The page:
I remember my dear uncle saying, “Now that I’m old I can look back on life while I’m living it.” I didn’t get that at the time, but now I do.
What I find different about getting older is that I can be the observer and the actor at the same time. When we’re young, we’re “doing,” and if we are more mature than the majority, reflecting way after the doing is over. “Insight,” is just that…looking inward and reflecting. If we can do that while we’re living, we’re far better off than most folks.
If we aren’t among the more mature and mindful, we blunder along only to discover our patterns and miscues in what isn’t working in our lives. If we don’t blame others, we may end up in the office of a therapist. Better late than never!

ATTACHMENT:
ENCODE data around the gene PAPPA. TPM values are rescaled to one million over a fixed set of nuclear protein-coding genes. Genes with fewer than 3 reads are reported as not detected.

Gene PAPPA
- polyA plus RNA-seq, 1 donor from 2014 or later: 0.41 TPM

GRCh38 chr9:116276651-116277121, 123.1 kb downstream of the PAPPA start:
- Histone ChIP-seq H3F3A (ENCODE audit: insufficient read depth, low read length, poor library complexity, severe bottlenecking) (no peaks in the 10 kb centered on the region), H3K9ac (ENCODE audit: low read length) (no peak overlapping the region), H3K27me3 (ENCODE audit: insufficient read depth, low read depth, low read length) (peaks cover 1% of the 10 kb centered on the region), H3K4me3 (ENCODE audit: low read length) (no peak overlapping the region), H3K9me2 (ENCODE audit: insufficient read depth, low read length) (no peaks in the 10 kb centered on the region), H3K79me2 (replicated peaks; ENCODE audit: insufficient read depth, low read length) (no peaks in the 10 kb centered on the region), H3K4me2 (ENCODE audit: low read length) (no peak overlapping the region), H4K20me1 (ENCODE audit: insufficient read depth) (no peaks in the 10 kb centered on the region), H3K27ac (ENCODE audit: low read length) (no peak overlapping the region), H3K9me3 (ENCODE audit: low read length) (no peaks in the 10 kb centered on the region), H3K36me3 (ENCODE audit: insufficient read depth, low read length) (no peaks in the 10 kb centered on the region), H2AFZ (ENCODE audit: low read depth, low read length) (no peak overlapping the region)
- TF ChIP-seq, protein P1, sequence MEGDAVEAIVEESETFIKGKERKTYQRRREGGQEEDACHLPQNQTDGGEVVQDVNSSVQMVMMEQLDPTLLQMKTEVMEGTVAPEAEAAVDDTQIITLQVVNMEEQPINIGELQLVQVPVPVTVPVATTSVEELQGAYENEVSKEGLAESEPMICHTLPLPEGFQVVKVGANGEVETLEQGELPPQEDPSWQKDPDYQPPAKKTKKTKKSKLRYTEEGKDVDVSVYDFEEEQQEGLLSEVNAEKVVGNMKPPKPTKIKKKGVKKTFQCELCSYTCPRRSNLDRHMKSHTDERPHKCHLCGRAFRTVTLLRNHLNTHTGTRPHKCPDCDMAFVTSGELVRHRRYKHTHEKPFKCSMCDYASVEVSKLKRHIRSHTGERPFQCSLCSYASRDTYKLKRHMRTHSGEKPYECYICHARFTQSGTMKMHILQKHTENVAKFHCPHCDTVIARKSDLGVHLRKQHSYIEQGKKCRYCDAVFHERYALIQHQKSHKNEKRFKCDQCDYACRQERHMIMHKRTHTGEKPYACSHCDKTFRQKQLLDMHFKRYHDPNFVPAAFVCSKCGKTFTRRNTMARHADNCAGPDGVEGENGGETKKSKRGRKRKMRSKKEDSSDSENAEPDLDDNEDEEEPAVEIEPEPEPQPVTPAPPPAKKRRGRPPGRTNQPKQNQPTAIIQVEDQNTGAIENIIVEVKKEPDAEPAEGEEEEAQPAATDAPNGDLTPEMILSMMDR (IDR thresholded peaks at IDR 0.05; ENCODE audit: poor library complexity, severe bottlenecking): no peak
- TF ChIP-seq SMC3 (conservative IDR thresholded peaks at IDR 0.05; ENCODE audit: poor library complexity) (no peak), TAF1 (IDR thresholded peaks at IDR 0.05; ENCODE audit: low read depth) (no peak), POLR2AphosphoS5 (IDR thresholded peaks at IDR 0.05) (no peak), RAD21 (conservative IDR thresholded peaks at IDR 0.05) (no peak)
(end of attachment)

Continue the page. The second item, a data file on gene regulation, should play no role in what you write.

On the Discovery Channel there was discussion about research moving toward life without death. On the surface, that sounds like the vanquishing of the ultimate enemy! But what impact will immortality have on the choices we make in our then open-ended lives?
Will we care as much about our impact on others? If we have endless “do-overs” will we choose to be mindful? There was a hypothetical projection that one day we will be able to upload our consciousness into an app and won’t need a body!
There is something about the finiteness of form and time that motivates us. That which is finite is more precious and worthy of introspection and meaning. Since neither I nor anyone reading this is at this point immortal in the physical sense, maybe we can cherish the life we are living and “look back at its impact while we’re living it.”